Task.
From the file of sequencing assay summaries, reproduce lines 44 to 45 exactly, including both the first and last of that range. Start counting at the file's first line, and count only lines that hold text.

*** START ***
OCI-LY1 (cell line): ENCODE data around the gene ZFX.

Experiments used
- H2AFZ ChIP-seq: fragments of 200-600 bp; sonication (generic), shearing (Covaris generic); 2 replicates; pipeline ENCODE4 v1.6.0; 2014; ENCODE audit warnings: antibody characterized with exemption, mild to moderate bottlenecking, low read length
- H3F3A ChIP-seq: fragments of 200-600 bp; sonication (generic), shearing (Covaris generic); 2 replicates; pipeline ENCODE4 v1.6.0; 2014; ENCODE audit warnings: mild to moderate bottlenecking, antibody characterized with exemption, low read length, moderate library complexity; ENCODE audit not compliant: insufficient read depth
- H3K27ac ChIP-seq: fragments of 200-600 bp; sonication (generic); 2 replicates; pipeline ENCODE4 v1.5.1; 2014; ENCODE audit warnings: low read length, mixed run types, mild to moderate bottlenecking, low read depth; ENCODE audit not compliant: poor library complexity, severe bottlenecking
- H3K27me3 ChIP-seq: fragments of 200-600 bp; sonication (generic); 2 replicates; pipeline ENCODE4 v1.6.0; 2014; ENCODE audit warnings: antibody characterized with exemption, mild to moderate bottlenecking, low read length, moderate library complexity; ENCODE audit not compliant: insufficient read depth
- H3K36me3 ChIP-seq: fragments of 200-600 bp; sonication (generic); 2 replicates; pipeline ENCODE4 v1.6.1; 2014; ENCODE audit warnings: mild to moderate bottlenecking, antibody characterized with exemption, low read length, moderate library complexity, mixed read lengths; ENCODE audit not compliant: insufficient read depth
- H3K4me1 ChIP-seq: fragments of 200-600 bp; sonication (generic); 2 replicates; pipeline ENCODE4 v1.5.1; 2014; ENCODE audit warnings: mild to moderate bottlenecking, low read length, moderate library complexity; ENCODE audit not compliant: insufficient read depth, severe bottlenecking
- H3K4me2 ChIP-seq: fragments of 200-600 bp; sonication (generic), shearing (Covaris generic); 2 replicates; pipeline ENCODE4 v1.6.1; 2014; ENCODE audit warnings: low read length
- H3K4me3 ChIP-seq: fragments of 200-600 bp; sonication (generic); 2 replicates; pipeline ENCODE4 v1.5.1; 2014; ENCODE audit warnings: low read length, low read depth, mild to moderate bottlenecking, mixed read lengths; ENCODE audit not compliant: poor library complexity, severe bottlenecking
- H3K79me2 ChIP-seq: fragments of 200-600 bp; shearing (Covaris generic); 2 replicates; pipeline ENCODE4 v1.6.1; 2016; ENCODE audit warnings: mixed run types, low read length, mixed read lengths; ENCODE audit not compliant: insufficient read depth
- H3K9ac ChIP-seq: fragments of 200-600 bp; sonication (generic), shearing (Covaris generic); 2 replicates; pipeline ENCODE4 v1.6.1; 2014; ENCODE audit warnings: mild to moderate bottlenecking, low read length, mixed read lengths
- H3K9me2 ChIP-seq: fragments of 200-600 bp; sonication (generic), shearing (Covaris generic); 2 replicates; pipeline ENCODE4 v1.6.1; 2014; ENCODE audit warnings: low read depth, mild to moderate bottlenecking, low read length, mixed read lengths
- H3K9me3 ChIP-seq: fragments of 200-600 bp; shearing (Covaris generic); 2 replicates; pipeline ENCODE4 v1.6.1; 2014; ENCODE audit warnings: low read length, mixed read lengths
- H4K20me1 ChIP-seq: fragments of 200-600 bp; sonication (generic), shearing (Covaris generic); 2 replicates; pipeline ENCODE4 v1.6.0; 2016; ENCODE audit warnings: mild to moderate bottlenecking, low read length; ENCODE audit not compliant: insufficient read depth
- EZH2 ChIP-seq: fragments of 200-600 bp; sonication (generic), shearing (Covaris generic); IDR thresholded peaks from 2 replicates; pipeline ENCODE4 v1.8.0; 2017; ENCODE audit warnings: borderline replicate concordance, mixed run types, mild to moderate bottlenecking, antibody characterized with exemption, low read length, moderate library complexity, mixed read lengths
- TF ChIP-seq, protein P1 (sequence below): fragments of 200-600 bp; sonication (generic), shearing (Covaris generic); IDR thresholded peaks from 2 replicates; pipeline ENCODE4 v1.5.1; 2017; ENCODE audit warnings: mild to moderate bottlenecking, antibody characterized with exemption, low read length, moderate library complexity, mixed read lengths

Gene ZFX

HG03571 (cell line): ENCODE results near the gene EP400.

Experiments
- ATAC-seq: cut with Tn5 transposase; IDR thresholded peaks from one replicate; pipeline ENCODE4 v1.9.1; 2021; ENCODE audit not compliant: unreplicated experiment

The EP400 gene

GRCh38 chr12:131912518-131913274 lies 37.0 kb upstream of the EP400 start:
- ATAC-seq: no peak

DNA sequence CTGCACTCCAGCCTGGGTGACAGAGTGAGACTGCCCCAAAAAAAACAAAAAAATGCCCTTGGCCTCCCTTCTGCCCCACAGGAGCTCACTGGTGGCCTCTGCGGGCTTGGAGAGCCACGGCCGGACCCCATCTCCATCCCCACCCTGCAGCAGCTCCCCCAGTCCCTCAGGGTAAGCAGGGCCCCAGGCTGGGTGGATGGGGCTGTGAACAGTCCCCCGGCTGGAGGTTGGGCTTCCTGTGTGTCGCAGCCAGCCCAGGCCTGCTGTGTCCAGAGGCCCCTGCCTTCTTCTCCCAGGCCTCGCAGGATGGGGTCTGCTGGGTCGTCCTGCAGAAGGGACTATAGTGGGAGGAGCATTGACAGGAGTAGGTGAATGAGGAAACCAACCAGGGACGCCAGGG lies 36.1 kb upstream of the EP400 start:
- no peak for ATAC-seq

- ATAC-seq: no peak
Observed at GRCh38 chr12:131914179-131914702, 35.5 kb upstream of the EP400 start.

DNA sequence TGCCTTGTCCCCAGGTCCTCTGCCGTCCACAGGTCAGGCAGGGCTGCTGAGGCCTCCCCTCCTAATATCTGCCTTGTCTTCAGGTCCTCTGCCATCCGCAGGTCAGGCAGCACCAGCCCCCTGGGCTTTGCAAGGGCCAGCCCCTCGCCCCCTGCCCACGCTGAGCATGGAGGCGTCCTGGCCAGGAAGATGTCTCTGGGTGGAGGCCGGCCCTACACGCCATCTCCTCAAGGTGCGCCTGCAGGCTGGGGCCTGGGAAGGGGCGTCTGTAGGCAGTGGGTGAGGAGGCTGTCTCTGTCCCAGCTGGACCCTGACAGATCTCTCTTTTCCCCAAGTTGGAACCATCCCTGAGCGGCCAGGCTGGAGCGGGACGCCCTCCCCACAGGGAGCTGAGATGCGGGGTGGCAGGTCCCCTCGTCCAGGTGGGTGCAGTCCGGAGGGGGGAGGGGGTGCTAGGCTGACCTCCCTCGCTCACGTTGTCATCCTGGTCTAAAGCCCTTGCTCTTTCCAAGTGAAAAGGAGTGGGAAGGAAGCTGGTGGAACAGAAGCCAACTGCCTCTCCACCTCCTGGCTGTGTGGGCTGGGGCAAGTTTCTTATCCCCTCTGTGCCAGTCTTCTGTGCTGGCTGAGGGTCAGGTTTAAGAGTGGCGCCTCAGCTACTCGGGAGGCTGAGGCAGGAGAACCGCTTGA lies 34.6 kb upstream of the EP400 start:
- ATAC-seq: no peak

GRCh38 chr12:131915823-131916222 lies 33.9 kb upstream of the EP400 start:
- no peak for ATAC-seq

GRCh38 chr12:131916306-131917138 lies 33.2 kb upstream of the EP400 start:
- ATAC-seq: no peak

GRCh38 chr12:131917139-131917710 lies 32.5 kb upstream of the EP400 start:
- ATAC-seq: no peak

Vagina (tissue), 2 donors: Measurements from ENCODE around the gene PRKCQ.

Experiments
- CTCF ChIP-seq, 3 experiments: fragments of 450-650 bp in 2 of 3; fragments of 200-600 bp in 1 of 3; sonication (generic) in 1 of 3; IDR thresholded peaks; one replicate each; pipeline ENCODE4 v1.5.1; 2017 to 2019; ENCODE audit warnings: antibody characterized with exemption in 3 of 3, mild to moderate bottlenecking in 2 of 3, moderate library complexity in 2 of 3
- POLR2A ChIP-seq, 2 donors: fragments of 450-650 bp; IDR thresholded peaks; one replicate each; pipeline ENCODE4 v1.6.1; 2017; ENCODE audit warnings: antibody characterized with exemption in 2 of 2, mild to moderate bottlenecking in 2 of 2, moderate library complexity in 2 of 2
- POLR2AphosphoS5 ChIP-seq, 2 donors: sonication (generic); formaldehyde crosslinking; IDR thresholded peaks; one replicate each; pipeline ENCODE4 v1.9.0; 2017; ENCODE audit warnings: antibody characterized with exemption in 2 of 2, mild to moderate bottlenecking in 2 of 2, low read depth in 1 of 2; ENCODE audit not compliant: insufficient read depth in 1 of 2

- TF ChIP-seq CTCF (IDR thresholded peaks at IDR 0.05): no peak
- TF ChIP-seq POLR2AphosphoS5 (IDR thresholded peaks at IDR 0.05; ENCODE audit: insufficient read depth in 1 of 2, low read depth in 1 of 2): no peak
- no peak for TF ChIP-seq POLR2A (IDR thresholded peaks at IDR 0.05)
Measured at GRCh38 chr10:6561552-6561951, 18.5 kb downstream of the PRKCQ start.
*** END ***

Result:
- no peak for TF ChIP-seq POLR2A (IDR thresholded peaks at IDR 0.05)
Measured at GRCh38 chr10:6561552-6561951, 18.5 kb downstream of the PRKCQ start.